Both you and your kids will have to be part of the Microsoft ecosystem, of course, with the proper accounts.
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Microsoft now allows more specific limits on kids playing games on Windows PCs and Xbox Ones, permitting parents to set limits on specific games and websites.
Although Microsoft rolled its new “app and game limits” feature out as part of the October 2019 Xbox Update, the new limits can be applied to both the PC and the console. They’re accessible via the existing family settings associated with your Microsoft account.
Specifically, Microsoft now allows parents to specify times that their kids can play games—from 9 a.m. to 5 p.m. on weekends, say—as well as the total time that they can play the game. Each option can be configured for a specific game, such as Roblox, for example. Previously, parents were simply allowed to specify a chunk of time—two hours, possibly—during which their kids could be online.
Overall screen time can also be set for the Xbox One and Windows PCs, and even Android, though the phone will require Microsoft Launcher to be installed.
Microsoft’s new app limits assume that both kids and their parents have a Microsoft account, of course. Specifically, parents must have a Microsoft account, while the kids need only be on a “child account,” a dependent account that’s tied to the parent’s Microsoft account. Microsoft has also altered the requirements to set up a child account, eliminating the need for a credit card and simply replacing it with an e-signature that the parent attests to.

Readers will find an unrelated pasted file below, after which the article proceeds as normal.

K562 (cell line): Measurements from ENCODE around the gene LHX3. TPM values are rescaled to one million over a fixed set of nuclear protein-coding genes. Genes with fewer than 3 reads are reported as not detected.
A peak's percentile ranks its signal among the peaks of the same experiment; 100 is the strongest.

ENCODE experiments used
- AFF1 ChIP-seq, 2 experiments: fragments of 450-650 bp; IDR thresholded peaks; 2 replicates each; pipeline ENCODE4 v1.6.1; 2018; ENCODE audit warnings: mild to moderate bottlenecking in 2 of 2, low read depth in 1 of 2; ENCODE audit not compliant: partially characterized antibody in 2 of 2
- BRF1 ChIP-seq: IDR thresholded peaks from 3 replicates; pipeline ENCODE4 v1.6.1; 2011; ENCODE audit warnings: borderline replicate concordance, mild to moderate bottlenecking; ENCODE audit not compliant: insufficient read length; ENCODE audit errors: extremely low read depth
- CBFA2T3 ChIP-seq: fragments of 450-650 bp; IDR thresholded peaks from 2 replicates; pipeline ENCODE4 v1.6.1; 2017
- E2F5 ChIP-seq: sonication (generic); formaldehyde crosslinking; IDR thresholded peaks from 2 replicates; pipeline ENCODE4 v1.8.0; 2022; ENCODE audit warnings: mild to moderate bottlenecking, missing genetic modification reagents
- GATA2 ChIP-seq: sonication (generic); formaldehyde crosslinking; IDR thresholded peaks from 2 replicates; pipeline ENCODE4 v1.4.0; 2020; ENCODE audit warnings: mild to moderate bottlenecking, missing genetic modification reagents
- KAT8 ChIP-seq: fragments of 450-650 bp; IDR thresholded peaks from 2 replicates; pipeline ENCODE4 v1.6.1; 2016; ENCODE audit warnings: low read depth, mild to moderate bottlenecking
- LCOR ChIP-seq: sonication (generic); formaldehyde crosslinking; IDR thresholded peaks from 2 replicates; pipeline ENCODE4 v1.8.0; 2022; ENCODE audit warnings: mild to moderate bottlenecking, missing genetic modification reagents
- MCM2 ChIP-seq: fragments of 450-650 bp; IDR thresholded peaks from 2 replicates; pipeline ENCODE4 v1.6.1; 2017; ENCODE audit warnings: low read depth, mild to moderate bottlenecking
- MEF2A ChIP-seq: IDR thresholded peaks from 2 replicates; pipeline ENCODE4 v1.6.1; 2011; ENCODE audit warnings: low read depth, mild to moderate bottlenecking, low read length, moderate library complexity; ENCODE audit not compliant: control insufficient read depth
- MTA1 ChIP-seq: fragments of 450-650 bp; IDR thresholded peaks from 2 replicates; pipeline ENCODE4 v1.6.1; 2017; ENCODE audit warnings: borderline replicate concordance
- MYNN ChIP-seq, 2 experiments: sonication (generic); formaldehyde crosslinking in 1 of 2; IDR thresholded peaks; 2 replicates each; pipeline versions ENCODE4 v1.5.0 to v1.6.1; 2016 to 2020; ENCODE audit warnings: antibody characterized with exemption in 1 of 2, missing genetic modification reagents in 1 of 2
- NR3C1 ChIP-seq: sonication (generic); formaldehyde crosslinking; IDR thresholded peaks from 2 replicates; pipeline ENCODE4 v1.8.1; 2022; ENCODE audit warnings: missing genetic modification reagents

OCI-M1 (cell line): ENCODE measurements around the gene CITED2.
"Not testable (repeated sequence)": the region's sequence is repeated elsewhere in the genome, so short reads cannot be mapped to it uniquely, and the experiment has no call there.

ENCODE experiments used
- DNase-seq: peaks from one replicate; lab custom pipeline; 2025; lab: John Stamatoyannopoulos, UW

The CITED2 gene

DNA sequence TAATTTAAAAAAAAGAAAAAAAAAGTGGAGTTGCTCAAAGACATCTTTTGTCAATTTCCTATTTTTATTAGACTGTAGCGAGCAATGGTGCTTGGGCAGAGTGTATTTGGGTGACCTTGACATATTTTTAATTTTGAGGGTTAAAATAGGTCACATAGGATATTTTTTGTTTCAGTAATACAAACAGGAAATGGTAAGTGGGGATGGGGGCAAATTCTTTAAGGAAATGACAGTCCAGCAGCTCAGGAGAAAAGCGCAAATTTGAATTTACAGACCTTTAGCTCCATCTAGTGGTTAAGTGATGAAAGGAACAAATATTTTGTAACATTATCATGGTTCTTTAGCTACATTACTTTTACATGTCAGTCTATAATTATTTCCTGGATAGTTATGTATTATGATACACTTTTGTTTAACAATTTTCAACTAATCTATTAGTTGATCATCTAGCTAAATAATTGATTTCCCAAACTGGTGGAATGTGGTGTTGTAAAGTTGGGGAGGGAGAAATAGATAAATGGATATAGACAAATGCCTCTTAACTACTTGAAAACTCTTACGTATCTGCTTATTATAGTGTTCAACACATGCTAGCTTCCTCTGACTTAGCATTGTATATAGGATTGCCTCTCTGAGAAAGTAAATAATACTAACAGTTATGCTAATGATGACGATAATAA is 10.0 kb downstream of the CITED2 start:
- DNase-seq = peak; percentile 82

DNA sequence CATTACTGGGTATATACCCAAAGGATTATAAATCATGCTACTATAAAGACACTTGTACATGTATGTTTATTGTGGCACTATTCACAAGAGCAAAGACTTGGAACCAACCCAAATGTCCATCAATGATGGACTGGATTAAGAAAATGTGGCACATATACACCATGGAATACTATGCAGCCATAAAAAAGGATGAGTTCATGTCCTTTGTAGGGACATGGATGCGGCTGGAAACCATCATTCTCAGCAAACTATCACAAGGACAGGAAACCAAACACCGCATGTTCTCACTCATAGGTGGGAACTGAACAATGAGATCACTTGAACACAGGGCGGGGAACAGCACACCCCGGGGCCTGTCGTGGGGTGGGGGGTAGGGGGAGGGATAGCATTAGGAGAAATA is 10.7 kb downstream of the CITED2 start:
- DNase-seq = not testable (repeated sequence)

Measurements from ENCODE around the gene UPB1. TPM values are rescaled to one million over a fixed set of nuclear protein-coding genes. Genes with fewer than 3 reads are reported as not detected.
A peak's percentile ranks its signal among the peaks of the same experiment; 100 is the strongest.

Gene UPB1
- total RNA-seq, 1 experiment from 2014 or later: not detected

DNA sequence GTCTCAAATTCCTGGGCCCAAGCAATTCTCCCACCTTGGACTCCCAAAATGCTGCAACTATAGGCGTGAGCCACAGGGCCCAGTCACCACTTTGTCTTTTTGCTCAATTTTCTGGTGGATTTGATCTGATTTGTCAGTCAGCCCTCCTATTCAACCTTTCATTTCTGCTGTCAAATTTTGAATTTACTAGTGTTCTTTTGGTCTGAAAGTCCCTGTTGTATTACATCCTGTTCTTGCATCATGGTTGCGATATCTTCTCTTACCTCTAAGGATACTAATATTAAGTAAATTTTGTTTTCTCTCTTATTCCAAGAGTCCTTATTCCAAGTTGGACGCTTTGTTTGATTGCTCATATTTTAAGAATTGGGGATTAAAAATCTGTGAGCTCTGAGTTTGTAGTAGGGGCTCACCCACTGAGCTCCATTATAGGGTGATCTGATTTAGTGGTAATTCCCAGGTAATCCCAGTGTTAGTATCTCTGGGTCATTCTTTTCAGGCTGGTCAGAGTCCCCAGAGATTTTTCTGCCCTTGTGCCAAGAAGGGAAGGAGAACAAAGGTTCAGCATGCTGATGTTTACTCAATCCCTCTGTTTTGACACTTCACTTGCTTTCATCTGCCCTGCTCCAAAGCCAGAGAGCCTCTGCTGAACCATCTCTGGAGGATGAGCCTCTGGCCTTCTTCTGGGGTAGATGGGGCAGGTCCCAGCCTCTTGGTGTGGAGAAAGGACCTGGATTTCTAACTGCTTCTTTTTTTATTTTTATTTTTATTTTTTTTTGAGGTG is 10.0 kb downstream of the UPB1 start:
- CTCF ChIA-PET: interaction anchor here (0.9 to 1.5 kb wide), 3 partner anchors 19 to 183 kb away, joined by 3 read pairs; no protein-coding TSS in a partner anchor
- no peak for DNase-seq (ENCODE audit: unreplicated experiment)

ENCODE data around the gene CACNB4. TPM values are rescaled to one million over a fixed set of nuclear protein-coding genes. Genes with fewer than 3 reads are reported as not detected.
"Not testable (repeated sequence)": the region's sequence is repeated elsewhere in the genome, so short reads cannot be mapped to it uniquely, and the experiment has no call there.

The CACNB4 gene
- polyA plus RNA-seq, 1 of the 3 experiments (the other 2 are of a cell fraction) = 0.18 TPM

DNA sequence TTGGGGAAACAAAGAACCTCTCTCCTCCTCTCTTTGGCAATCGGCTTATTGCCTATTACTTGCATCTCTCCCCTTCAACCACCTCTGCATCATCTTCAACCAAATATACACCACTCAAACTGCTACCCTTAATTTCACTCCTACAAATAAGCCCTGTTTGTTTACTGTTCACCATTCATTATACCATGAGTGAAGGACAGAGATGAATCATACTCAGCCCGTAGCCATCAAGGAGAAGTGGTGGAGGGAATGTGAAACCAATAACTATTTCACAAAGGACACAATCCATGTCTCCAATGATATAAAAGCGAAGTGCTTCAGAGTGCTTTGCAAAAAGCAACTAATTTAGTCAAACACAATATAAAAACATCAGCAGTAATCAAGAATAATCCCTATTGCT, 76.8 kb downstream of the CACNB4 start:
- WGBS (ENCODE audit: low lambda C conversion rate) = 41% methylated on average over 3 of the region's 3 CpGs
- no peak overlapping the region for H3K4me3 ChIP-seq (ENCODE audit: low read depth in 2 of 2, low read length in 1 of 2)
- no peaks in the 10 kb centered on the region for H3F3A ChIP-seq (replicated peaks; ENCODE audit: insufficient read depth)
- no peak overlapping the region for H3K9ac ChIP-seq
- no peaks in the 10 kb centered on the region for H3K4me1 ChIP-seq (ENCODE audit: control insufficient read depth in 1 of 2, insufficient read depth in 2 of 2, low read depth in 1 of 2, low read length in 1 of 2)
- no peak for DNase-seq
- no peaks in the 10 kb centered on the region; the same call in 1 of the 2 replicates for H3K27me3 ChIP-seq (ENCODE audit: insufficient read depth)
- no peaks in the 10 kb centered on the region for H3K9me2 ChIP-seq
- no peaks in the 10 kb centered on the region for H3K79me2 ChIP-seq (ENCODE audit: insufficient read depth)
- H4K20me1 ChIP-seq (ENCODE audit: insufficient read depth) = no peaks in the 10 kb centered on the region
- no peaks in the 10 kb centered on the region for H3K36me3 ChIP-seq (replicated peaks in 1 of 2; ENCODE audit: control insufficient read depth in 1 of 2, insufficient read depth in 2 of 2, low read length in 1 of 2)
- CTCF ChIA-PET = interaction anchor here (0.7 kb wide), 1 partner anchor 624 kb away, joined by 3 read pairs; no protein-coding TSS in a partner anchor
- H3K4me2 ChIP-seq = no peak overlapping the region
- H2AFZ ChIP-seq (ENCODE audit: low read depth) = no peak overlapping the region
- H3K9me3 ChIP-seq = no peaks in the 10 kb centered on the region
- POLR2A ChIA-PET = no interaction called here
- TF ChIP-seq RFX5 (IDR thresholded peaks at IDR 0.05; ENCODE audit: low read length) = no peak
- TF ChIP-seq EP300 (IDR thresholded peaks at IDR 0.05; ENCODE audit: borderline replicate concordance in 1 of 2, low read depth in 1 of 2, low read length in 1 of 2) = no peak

While the limits can be placed on individual apps—even such apps as Outlook or Edge—they do not place limits on which sites a child can browse to. That’s done separately, via the existing family settings. The Content restrictions tab can be used to block websites that Microsoft considers “too mature” on Microsoft Edge, and block the use of other browsers so that kids can’t get around it. Apps can also be restricted by a parent’s choice.
Parents can set up the permissions to send them weekly reports, measuring how much time was spent on apps, games, and websites.
Microsoft’s October 2019 Xbox Update also includes under-the-hood performance updates, as well as an Events app, Wish List notifications, tighter integration with Mixer, and more.
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As PCWorld's senior editor, Mark focuses on Microsoft news and chip technology, among other beats.